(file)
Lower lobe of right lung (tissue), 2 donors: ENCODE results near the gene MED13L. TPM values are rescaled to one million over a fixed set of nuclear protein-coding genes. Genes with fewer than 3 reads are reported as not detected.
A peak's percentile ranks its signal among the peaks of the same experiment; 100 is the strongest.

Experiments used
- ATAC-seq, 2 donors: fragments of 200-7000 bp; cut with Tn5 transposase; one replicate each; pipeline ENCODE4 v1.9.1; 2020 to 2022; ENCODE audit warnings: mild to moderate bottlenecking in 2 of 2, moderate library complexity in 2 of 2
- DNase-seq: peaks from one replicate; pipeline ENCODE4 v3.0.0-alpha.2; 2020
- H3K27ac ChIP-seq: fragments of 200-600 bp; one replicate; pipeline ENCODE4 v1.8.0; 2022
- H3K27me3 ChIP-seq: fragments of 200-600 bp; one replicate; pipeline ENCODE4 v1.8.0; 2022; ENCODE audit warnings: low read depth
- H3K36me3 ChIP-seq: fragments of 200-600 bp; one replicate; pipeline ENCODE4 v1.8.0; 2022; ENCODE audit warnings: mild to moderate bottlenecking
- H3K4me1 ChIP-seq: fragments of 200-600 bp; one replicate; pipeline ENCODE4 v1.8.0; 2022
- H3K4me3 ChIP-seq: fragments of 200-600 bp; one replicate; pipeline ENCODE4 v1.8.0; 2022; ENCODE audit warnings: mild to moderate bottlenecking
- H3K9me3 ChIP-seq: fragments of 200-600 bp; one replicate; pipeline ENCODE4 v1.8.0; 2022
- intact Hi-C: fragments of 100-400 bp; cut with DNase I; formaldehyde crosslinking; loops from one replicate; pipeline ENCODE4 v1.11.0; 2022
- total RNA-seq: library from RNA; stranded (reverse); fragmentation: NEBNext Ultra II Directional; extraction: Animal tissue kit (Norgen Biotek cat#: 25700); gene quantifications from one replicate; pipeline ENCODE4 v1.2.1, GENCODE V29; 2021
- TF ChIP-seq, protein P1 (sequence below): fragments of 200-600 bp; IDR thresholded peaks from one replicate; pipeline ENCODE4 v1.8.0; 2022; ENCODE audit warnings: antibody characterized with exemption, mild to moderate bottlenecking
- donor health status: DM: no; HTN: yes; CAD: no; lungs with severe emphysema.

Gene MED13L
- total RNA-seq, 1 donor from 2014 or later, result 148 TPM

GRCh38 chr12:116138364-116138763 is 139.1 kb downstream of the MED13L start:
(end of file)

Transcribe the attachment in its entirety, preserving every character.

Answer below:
Lower lobe of right lung (tissue), 2 donors: ENCODE results near the gene MED13L. TPM values are rescaled to one million over a fixed set of nuclear protein-coding genes. Genes with fewer than 3 reads are reported as not detected.
A peak's percentile ranks its signal among the peaks of the same experiment; 100 is the strongest.

Experiments used
- ATAC-seq, 2 donors: fragments of 200-7000 bp; cut with Tn5 transposase; one replicate each; pipeline ENCODE4 v1.9.1; 2020 to 2022; ENCODE audit warnings: mild to moderate bottlenecking in 2 of 2, moderate library complexity in 2 of 2
- DNase-seq: peaks from one replicate; pipeline ENCODE4 v3.0.0-alpha.2; 2020
- H3K27ac ChIP-seq: fragments of 200-600 bp; one replicate; pipeline ENCODE4 v1.8.0; 2022
- H3K27me3 ChIP-seq: fragments of 200-600 bp; one replicate; pipeline ENCODE4 v1.8.0; 2022; ENCODE audit warnings: low read depth
- H3K36me3 ChIP-seq: fragments of 200-600 bp; one replicate; pipeline ENCODE4 v1.8.0; 2022; ENCODE audit warnings: mild to moderate bottlenecking
- H3K4me1 ChIP-seq: fragments of 200-600 bp; one replicate; pipeline ENCODE4 v1.8.0; 2022
- H3K4me3 ChIP-seq: fragments of 200-600 bp; one replicate; pipeline ENCODE4 v1.8.0; 2022; ENCODE audit warnings: mild to moderate bottlenecking
- H3K9me3 ChIP-seq: fragments of 200-600 bp; one replicate; pipeline ENCODE4 v1.8.0; 2022
- intact Hi-C: fragments of 100-400 bp; cut with DNase I; formaldehyde crosslinking; loops from one replicate; pipeline ENCODE4 v1.11.0; 2022
- total RNA-seq: library from RNA; stranded (reverse); fragmentation: NEBNext Ultra II Directional; extraction: Animal tissue kit (Norgen Biotek cat#: 25700); gene quantifications from one replicate; pipeline ENCODE4 v1.2.1, GENCODE V29; 2021
- TF ChIP-seq, protein P1 (sequence below): fragments of 200-600 bp; IDR thresholded peaks from one replicate; pipeline ENCODE4 v1.8.0; 2022; ENCODE audit warnings: antibody characterized with exemption, mild to moderate bottlenecking
- donor health status: DM: no; HTN: yes; CAD: no; lungs with severe emphysema.

Gene MED13L
- total RNA-seq, 1 donor from 2014 or later, result 148 TPM

GRCh38 chr12:116138364-116138763 is 139.1 kb downstream of the MED13L start: